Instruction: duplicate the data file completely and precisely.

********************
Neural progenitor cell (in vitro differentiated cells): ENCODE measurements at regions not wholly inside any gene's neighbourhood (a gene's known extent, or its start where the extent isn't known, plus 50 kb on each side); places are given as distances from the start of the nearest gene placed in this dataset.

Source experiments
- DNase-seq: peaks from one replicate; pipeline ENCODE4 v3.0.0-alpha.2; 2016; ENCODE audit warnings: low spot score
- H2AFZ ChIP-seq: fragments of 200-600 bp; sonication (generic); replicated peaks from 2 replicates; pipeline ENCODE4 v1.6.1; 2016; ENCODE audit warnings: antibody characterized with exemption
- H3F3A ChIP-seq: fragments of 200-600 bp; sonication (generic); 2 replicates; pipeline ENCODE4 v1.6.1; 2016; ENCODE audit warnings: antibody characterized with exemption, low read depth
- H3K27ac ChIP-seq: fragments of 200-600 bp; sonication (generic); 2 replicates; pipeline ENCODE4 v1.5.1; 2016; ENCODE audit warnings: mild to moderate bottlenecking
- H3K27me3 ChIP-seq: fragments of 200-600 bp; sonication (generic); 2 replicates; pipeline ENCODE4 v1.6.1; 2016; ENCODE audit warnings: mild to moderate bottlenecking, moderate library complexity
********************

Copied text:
Neural progenitor cell (in vitro differentiated cells): ENCODE measurements at regions not wholly inside any gene's neighbourhood (a gene's known extent, or its start where the extent isn't known, plus 50 kb on each side); places are given as distances from the start of the nearest gene placed in this dataset.

Source experiments
- DNase-seq: peaks from one replicate; pipeline ENCODE4 v3.0.0-alpha.2; 2016; ENCODE audit warnings: low spot score
- H2AFZ ChIP-seq: fragments of 200-600 bp; sonication (generic); replicated peaks from 2 replicates; pipeline ENCODE4 v1.6.1; 2016; ENCODE audit warnings: antibody characterized with exemption
- H3F3A ChIP-seq: fragments of 200-600 bp; sonication (generic); 2 replicates; pipeline ENCODE4 v1.6.1; 2016; ENCODE audit warnings: antibody characterized with exemption, low read depth
- H3K27ac ChIP-seq: fragments of 200-600 bp; sonication (generic); 2 replicates; pipeline ENCODE4 v1.5.1; 2016; ENCODE audit warnings: mild to moderate bottlenecking
- H3K27me3 ChIP-seq: fragments of 200-600 bp; sonication (generic); 2 replicates; pipeline ENCODE4 v1.6.1; 2016; ENCODE audit warnings: mild to moderate bottlenecking, moderate library complexity